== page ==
At Mr. Hunter’s urging, the House Oversight and Government Reform Committee is investigating the Army’s handling of Palantir, including a decision to destroy a favorable field evaluation report in April. Army officials say the report contained errors. A three-star general has been appointed to investigate the destruction of the report.
The Times has obtained a number of memos from commanders praising Palantir’s ability to help them find roadside bombs.
“Palantir has absolutely proven its utility and effectiveness for special operations forces in combat and most importantly has demonstrated its value by earning the trust of our operators in the field,” a two-star general wrote to Special Operations Command in August 2011 in an attempt to get the system inserted into the Pentagon’s annual budget.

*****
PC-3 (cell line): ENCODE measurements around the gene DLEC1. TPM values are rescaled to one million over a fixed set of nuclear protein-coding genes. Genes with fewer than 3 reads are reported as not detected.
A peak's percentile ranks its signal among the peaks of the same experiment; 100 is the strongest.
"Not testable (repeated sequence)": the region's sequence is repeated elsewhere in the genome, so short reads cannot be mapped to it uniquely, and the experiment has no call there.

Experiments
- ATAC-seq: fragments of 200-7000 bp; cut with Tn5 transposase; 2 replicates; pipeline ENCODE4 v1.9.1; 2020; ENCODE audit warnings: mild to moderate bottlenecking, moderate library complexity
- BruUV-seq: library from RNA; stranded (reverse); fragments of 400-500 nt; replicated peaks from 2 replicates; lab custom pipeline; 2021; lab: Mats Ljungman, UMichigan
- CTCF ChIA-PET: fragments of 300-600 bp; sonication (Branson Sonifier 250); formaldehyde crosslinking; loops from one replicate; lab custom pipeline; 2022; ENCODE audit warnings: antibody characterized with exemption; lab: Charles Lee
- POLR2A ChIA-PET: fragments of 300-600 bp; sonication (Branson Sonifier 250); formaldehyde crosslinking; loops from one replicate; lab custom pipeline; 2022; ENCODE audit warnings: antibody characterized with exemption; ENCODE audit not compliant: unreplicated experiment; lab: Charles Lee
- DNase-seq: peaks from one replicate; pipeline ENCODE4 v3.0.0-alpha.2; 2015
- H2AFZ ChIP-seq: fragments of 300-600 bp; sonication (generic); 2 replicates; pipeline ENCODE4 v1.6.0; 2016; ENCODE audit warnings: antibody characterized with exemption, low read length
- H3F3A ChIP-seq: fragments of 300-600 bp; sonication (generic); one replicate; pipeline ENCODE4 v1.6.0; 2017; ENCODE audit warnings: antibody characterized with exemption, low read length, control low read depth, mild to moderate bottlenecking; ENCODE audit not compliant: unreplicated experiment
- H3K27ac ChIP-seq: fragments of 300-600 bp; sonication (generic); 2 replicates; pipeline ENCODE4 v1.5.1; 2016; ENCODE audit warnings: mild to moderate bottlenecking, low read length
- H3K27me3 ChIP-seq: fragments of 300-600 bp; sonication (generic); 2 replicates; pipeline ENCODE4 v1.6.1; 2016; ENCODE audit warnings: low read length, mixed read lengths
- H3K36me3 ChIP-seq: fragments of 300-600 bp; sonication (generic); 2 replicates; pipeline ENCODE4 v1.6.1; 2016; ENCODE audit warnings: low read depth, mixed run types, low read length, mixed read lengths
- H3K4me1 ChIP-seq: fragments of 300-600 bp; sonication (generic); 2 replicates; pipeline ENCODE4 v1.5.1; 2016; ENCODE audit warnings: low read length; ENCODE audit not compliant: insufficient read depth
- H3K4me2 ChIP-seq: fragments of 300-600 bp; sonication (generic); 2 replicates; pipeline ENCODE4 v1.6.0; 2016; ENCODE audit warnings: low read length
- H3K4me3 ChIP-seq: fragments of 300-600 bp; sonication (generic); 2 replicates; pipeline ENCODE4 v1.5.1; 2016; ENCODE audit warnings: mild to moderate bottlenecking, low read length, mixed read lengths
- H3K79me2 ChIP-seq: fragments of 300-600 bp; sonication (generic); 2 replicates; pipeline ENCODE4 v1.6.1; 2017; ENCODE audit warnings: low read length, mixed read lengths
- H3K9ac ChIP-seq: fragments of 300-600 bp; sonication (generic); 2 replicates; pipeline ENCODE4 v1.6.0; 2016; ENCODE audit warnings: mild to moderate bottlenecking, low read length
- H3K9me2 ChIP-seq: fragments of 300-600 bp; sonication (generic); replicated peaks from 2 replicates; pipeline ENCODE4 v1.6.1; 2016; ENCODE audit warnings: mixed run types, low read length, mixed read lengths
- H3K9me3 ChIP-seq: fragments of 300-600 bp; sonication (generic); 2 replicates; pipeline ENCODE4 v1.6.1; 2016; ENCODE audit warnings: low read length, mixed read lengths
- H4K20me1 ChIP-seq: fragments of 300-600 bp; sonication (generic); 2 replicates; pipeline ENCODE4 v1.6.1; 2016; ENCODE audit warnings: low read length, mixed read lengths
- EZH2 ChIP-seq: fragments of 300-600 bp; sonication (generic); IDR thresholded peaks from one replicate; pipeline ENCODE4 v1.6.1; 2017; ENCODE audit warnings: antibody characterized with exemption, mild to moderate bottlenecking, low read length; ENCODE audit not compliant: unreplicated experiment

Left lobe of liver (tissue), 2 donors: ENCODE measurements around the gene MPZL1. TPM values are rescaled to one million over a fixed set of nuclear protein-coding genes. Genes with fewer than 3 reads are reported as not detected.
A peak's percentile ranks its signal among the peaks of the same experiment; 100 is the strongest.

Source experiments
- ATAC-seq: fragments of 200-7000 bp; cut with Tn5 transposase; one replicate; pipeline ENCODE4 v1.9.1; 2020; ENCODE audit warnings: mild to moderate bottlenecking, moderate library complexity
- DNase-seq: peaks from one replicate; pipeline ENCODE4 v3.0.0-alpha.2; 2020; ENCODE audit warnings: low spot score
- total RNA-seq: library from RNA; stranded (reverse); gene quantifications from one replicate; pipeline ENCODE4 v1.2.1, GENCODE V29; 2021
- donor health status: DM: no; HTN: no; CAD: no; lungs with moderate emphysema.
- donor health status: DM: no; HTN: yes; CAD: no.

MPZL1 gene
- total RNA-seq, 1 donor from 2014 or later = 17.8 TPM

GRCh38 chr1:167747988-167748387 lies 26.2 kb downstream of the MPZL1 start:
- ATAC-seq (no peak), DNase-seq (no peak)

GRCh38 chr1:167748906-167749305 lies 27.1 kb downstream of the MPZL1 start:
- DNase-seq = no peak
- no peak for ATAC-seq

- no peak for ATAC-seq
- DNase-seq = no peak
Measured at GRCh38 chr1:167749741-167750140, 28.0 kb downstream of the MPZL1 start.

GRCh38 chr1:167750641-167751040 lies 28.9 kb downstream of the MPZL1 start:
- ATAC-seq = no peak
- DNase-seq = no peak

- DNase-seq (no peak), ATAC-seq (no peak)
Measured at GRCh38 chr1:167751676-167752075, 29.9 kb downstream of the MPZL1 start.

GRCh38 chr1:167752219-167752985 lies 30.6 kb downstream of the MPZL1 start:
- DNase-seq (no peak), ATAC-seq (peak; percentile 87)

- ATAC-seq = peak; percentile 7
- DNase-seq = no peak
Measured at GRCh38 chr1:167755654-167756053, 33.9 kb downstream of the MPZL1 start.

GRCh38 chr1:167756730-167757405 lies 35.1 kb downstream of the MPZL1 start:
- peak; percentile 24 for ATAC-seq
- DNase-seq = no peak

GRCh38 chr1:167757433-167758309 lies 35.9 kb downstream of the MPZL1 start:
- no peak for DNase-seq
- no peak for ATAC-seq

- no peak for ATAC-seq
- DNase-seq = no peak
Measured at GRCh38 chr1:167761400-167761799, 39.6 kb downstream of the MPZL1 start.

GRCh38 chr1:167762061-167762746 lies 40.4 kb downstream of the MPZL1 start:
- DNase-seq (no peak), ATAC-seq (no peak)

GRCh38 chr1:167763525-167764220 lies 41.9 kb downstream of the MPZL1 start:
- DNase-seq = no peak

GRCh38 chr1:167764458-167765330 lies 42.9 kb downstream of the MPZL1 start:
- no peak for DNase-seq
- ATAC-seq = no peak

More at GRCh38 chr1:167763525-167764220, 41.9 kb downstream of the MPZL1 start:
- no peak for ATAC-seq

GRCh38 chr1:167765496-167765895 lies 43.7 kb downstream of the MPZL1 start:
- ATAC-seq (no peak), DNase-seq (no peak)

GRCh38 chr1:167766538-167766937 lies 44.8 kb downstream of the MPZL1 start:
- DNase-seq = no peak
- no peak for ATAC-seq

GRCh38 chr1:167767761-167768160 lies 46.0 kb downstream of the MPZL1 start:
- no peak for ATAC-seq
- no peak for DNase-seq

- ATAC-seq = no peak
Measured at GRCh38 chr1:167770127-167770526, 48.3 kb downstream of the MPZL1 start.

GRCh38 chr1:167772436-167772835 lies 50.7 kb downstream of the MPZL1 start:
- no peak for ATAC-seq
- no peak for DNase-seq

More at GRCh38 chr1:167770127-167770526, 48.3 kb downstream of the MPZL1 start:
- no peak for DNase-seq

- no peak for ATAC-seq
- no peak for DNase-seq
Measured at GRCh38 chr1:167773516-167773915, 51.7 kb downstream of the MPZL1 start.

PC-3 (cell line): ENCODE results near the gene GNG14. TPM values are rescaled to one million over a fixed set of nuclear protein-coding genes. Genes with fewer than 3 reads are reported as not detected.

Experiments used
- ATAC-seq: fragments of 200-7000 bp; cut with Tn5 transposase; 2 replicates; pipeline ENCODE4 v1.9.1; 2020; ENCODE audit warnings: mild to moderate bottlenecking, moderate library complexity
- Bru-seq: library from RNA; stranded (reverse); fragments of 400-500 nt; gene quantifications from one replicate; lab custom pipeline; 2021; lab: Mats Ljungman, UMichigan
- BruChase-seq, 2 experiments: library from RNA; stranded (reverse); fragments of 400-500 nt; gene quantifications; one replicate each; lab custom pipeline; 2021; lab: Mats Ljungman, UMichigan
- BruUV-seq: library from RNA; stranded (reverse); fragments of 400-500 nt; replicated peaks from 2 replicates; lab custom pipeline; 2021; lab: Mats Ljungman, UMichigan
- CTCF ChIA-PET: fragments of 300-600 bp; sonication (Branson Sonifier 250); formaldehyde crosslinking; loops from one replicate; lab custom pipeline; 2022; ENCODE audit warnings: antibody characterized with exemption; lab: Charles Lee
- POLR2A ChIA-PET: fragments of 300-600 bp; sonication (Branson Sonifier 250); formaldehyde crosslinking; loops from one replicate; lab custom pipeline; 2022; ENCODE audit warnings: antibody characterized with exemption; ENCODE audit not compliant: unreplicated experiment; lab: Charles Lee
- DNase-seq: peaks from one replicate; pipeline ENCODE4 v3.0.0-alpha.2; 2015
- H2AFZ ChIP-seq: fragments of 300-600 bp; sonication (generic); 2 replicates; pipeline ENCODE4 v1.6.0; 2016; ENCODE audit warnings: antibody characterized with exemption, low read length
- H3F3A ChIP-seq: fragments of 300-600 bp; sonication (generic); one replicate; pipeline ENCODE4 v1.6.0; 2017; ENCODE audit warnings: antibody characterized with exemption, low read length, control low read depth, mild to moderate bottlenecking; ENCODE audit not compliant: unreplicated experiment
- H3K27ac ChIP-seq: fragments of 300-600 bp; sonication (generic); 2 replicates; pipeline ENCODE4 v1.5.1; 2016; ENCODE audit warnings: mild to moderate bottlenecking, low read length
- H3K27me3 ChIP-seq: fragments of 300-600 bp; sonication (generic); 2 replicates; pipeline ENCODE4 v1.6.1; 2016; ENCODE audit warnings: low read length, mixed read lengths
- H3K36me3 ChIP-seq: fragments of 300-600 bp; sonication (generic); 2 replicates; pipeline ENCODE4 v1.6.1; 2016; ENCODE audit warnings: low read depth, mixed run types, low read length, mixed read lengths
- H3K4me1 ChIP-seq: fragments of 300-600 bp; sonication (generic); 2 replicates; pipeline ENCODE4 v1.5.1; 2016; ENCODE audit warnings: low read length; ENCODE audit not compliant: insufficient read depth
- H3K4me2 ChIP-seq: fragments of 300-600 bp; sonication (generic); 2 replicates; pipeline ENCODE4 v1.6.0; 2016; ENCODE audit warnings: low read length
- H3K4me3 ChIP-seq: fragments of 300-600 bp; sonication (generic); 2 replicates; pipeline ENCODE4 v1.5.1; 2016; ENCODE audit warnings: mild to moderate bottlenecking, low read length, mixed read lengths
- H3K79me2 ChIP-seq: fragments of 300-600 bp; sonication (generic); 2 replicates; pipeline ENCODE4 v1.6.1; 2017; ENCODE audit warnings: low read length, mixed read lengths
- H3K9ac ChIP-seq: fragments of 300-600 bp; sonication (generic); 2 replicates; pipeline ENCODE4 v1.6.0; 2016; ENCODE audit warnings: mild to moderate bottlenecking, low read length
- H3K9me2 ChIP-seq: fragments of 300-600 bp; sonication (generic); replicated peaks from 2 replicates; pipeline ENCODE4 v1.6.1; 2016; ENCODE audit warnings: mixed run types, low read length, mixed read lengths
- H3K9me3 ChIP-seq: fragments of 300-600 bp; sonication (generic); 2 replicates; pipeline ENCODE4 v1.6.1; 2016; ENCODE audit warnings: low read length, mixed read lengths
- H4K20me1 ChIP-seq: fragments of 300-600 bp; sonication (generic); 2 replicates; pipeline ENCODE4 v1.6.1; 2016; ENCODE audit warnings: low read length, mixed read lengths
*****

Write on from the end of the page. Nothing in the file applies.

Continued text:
In April 2011, the Pentagon’s technical support office received an email from a Marine Corps special operator that said: “Marines today are alive because of the capability of this system. Palantir is truly an advanced analytical all-source tool that supports both [special operations force] operators and analysts in their prosecution of the battlefield.”
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